a) Prohibiting in law violence and harassment;
b) Ensuring that relevant policies address violence and harassment;
(c) Adopting a comprehensive strategy in order to implement measures to prevent and combat violence and harassment;
(d) Establishing or strengthening enforcement and monitoring mechanisms;
(e) Ensuring access to remedies and support for victims;
(f) Providing for sanctions;
(g) Developing tools, guidance, education and training, and raising awareness; and
The Convention obligates member states to enact laws and regulations that compel employers to take steps to prevent violence and harassment in the work place by adopting and implementing, in consultation with workers and their representatives, a workplace policy on violence and harassment.
The law directs employers to put in place measures to prevent violence and harassment in the world of work, including:
(a) Identifying, in consultation with the employers’ and workers’ organizations concerned and through other means, the sectors, occupations and work arrangements in which workers and other persons concerned are more exposed to violence and harassment; and
(b) Taking measures to effectively protect such persons.
Enforcement and Remedial Measures
Article 11 outlines enforcement and remedial measures and singles out the following as key provisions:
- Monitoring and enforcement of national laws and regulations regarding violence and harassment in the world of work.
- Ensuring that workers and other persons concerned have easy access to appropriate and effective remedies and safe, fair and effective reporting and dispute resolution mechanisms in cases of violence and harassment in the world of work, including.
- Complaint and investigation procedures, as well as, where appropriate, dispute resolution mechanisms at the workplace level.
- Dispute resolution mechanisms external to the workplace.
- Courts or tribunals.
- Protection against victimization of or retaliation against complainants, victims, witnesses and whistle-blowers.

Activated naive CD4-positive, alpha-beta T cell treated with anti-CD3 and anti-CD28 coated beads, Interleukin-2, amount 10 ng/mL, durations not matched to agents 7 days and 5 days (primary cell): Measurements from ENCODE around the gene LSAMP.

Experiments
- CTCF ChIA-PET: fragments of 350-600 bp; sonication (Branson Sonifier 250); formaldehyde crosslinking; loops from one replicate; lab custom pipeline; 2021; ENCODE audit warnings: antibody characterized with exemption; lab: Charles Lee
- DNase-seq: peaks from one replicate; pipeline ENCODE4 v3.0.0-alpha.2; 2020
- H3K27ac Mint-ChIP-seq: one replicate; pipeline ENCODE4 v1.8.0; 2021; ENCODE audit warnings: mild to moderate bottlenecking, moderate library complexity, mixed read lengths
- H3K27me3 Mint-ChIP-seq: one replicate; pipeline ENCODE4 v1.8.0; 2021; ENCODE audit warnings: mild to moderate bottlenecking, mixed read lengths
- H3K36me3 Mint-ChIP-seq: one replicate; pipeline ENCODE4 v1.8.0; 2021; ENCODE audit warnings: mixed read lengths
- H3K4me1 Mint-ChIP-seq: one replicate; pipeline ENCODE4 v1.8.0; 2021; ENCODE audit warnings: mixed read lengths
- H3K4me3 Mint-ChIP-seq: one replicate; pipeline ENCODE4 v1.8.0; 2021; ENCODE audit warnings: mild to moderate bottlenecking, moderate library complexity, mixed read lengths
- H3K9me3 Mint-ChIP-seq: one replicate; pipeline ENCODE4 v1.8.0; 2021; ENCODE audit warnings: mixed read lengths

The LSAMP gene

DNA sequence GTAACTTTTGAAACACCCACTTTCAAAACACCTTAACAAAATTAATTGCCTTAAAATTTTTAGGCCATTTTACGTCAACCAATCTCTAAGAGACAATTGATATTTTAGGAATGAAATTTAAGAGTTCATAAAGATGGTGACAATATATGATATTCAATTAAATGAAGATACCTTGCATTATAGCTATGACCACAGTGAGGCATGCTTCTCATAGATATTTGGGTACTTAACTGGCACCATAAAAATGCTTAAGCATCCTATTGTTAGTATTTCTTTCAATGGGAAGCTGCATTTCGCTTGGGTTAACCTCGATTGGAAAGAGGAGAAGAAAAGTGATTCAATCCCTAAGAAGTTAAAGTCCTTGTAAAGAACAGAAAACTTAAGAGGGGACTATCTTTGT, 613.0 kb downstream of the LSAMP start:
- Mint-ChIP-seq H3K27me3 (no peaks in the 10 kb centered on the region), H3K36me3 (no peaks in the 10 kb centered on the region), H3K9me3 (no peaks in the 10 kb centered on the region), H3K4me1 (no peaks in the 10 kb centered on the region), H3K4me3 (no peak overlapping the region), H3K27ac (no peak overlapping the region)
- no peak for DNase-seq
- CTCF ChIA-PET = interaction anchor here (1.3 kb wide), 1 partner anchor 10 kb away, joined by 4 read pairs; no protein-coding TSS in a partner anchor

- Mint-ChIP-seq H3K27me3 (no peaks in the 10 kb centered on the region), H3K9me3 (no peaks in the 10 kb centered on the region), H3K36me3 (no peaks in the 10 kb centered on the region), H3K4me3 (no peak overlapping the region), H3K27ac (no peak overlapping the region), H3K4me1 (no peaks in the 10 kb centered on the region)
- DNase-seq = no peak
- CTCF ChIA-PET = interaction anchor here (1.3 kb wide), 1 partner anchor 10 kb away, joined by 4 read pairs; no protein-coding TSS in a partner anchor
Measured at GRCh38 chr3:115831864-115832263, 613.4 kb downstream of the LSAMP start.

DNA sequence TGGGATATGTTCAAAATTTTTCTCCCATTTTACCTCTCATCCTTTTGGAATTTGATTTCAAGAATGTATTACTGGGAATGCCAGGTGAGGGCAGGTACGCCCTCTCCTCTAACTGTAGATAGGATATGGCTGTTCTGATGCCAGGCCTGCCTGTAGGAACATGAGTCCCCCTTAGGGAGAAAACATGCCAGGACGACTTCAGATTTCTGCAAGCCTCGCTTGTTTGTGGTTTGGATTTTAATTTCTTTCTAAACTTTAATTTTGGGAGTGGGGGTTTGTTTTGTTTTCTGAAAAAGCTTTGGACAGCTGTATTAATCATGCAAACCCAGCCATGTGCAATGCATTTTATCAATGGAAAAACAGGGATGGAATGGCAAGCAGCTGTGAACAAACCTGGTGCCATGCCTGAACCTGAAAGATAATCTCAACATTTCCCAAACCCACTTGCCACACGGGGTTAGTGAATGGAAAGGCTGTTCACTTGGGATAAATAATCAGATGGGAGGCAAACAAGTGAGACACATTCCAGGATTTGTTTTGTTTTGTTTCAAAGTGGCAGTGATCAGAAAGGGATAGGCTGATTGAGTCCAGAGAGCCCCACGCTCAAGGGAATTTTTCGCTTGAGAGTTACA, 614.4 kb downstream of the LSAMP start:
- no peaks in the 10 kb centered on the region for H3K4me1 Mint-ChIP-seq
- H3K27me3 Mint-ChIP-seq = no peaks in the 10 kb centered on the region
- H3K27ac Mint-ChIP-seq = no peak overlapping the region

- Legal, social, medical and administrative support measures for complainants and victims.
- Protecting the privacy of those individuals involved and confidentiality, to the extent possible and as appropriate.
- Providing for sanctions, where appropriate, in cases of violence and harassment in the world of work.
- Providing that victims of gender-based violence and harassment in the world of work have effective access to gender-responsive, safe and effective dispute resolution mechanisms, support, services and remedies.
(f) Recognizing the effects of domestic violence on the world of work and taking measures to address them.
(g) Ensuring that workers have the right to remove themselves from a work situation which they have reasonable justification to believe presents an imminent and serious danger to life or health due to violence and harassment, without suffering undue consequences.
These provisions and the proposed convention come at an opportune moment when women human rights organizations are pushing for decent work within the framework of the Women@Work Campaign.
Started in 2012, the Women@Work Campaign is a product of Hivos that aims at promoting decent work for women who earn their living in global production chains, specifically in the flower industry.
Statistics show that sexual harassment remains a key issue in the Kenyan cut flower sector. However, the adoption and ratification of the proposed Convention will help in reducing incidences of violence and harassment targeted at workers.